Challenges Facing Lebanese Business Schools

OSB and AKSOB host a workshop on the major challenges facing Lebanese business schools.

Jun 12, 2019

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By: Chirine El-Mchantaf

The American University of Beirut’s (AUB) Suliman S. Olayan School of Business (OSB) co-hosted a workshop with LAU’s Adnan Kassar School of Business (AKSOB) on the Major Challenges Facing Lebanese Business Schools as they Relate to the Developing World. 

The workshop, facilitated by Dr. Dan LeClair, CEO of the Global Business School Network (GBSN), addressed the way Lebanese business schools perceive their role in the global landscape while contributing to the country’s economic and social development.

Founded by Guy Pfeffermann and incubated out of the World Bank more than 15 years ago, the GBSN is a nonprofit organization with a growing network of over 70 leading business schools on six continents. Its objective is to promote management education for developing countries and reduce the misuse of funds by partnering with business schools and industries.  

Over the course of the event, all eight participating deans of Lebanese business schools – LAU, AUB, University Saint Joseph, Notre Dame University, Holy Spirit University of Kaslik, Balamand, Lebanese University and Haigazian – addressed the burdens faced when dealing with the developing world and the local sources of support that could help manage them.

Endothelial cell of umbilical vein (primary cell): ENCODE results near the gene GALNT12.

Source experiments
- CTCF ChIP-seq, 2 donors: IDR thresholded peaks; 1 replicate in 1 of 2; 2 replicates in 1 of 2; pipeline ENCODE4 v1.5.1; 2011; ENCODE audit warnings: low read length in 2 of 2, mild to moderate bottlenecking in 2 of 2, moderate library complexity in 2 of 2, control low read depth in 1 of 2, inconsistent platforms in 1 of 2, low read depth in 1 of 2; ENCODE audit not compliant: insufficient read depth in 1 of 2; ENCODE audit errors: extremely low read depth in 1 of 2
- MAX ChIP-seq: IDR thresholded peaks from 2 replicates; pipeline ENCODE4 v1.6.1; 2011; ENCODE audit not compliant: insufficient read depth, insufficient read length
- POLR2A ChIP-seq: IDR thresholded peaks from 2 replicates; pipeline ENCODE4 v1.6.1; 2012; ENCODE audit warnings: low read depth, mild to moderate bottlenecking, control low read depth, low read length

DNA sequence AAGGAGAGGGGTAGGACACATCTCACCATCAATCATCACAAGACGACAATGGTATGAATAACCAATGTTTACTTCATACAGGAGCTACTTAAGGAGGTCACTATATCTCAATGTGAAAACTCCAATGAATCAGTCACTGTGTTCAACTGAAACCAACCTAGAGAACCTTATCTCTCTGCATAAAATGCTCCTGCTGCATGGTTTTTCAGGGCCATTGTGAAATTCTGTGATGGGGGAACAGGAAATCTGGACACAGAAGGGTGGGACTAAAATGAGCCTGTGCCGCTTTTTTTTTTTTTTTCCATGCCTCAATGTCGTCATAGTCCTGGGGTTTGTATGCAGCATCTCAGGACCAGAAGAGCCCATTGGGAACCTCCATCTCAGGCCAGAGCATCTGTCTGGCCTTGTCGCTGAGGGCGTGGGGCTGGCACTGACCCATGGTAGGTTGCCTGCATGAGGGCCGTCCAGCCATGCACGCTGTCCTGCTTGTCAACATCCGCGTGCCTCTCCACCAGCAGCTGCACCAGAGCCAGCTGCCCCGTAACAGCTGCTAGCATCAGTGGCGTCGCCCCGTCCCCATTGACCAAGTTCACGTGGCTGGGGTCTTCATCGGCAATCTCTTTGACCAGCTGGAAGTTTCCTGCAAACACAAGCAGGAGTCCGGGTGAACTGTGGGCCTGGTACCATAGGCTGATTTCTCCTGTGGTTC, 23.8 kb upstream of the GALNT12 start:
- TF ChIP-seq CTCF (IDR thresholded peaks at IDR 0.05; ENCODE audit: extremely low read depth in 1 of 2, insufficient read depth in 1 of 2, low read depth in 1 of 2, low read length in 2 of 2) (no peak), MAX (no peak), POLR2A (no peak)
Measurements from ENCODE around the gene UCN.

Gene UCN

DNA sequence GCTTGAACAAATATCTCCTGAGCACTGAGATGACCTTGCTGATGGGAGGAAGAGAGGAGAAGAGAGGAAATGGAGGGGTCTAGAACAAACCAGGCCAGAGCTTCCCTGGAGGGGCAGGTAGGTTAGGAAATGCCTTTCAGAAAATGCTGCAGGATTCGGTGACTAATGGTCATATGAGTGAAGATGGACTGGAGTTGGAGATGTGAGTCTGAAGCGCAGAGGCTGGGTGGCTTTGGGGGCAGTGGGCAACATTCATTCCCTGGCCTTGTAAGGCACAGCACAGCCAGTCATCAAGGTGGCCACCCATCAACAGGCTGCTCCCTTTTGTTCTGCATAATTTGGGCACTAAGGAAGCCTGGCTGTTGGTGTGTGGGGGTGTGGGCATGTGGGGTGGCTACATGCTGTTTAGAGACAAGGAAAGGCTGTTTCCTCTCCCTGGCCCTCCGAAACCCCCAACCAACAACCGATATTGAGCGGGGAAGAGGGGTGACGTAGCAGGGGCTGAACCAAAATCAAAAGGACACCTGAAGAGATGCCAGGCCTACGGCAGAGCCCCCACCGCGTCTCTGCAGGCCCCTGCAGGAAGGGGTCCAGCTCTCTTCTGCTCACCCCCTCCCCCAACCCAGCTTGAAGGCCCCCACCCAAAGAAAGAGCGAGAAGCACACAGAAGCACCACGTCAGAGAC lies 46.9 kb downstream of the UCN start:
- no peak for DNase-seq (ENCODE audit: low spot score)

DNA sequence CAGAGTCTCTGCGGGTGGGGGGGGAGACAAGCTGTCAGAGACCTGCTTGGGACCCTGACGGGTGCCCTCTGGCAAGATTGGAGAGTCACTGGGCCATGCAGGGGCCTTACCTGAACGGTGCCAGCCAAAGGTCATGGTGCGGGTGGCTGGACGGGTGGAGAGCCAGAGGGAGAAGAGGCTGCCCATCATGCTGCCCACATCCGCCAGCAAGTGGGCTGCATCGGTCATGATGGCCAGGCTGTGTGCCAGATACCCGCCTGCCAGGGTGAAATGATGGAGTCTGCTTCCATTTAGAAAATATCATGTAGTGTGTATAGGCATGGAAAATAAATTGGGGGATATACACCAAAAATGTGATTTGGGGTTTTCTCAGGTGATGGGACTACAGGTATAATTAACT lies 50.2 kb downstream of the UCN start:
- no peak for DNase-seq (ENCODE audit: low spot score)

On that note, Dr. Wassim Shahin, LAU’s Interim Dean of AKSOB underscored the main purpose of the event, namely to “promote education of management and entrepreneurship in the developing world.”

For his part, Dr. Steve Harvey, AUB’s Dean of OSB believes that his school – a member of GBSN – and all the others in the region need to work on increasing their social impact in the developing world. 

“Our involvement in such discussions will help us achieve that impact,” he said. “We have the opportunity to contribute to making a change.”

In turn, Dr. Le Clair hoped that the workshop will create learning opportunities and ideas for more strategies to move forward. 

“We learned that there’s certainly a feeling of responsibility amongst the schools to develop leaders that are accountable and ethical within a context where change is necessary,” he explained.

Although commitment to the mission of the organization is one of its membership criteria, maintaining a high reputation is equally important. 

“Eventually, by doing so, we create better managers in the developing world,” Dr. LeClair said. 

Schools can draw many benefits from participating in GBSN’s mission. In addition to developing their institutional visibility, they get the opportunity to engage both faculty and students in issues particular to the developing world. 

“This enables the creation of new knowledge about developing world management as well as improving the quality of management education,” Dr. Le Clair concluded. 

The workshop was then followed by a lunch prepared by the staff and the students of the Hospitality and Tourism Management Department.